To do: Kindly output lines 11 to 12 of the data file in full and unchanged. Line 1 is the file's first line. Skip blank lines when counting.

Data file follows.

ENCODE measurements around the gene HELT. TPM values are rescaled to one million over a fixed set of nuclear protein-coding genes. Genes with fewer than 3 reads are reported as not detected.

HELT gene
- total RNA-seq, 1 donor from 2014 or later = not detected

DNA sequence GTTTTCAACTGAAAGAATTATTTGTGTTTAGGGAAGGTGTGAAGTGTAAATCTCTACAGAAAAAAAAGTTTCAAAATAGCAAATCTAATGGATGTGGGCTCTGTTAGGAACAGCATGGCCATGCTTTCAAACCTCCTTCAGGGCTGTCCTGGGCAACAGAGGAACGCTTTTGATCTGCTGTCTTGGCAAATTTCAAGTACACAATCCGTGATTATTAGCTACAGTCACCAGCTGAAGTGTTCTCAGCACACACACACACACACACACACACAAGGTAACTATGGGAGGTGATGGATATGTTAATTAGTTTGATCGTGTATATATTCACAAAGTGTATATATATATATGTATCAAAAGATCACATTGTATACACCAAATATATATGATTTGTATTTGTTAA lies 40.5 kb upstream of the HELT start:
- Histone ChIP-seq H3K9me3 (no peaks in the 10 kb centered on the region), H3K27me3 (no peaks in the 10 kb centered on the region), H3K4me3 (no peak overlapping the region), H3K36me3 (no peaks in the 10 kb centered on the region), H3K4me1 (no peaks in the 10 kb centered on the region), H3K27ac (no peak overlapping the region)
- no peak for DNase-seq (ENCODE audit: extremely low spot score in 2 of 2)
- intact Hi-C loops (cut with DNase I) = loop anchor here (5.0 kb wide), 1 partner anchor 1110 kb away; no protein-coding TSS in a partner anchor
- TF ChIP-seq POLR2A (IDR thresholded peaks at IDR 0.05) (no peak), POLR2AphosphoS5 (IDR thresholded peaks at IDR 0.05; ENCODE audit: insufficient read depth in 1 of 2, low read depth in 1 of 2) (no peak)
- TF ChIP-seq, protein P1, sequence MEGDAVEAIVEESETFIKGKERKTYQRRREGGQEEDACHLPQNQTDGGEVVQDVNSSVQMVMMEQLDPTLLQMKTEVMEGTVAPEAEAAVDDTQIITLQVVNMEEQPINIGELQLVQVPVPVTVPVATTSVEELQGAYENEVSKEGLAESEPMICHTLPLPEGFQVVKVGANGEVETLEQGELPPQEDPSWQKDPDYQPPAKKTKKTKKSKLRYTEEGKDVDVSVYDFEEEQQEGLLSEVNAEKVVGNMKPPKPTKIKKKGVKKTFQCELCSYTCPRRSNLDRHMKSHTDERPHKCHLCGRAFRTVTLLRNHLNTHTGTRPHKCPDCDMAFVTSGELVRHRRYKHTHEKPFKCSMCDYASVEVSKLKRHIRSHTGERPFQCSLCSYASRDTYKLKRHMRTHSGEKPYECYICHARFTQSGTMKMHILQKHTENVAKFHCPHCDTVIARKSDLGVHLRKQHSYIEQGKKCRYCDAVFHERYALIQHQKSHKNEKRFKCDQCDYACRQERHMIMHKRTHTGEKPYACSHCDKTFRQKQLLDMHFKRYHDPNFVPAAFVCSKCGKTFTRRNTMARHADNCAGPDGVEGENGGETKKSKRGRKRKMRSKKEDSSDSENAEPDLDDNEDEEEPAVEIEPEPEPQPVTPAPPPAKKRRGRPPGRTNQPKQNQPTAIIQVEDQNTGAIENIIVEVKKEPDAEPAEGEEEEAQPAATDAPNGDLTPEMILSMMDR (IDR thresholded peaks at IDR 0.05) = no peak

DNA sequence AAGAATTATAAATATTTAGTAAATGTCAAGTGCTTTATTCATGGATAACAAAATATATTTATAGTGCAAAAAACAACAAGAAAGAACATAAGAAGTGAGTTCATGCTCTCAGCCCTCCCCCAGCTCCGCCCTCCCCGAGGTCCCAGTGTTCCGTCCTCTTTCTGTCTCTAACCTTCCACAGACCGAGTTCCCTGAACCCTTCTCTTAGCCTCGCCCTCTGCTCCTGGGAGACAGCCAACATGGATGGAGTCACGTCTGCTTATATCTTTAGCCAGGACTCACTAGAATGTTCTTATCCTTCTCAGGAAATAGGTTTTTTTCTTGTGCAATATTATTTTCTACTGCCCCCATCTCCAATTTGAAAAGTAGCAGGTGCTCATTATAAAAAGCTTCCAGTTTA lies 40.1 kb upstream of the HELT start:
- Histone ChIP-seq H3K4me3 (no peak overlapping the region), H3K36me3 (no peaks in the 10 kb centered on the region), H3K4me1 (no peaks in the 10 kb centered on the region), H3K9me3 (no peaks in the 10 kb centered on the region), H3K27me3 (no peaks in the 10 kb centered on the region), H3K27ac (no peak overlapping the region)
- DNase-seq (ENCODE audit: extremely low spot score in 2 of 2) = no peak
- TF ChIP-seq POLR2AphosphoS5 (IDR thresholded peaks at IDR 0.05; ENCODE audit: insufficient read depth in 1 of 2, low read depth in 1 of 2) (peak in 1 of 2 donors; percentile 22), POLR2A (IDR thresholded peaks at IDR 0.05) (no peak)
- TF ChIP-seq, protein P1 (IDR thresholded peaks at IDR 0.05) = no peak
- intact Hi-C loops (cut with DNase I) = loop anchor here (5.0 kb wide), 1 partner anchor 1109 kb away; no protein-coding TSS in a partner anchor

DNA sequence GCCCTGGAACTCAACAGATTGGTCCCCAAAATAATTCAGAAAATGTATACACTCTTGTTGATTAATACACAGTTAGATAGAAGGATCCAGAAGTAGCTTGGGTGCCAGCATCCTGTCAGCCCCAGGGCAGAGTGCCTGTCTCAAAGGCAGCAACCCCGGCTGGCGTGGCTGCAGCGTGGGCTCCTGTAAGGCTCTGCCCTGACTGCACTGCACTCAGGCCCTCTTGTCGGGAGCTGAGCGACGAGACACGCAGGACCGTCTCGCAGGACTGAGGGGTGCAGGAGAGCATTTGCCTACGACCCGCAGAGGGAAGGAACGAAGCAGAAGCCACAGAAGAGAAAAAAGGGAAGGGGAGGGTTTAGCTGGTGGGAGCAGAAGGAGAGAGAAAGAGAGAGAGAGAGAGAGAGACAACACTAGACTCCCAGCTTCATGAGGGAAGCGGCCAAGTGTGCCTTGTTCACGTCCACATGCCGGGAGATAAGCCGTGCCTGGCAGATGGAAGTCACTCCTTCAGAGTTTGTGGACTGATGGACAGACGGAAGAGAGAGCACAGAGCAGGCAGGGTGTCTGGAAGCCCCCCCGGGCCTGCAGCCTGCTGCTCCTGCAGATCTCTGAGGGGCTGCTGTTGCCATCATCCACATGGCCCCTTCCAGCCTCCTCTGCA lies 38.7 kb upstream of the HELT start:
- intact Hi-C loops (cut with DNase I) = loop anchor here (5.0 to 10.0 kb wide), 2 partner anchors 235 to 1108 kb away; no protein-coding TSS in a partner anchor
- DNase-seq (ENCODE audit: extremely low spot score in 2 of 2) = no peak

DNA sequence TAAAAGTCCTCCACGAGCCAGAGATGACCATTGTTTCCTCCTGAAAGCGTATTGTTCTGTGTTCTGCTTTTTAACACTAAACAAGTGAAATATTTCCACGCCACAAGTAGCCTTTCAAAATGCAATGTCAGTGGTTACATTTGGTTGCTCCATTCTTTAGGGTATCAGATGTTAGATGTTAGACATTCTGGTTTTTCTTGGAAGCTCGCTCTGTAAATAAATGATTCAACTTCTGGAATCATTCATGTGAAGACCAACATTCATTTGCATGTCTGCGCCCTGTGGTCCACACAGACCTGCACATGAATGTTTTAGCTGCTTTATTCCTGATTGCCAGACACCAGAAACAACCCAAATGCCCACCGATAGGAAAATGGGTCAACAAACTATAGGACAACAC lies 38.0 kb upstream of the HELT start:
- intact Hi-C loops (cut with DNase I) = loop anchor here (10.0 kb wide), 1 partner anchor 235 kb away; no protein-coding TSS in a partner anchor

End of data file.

- Histone ChIP-seq H3K4me3 (no peak overlapping the region), H3K36me3 (no peaks in the 10 kb centered on the region), H3K4me1 (no peaks in the 10 kb centered on the region), H3K9me3 (no peaks in the 10 kb centered on the region), H3K27me3 (no peaks in the 10 kb centered on the region), H3K27ac (no peak overlapping the region)
- DNase-seq (ENCODE audit: extremely low spot score in 2 of 2) = no peak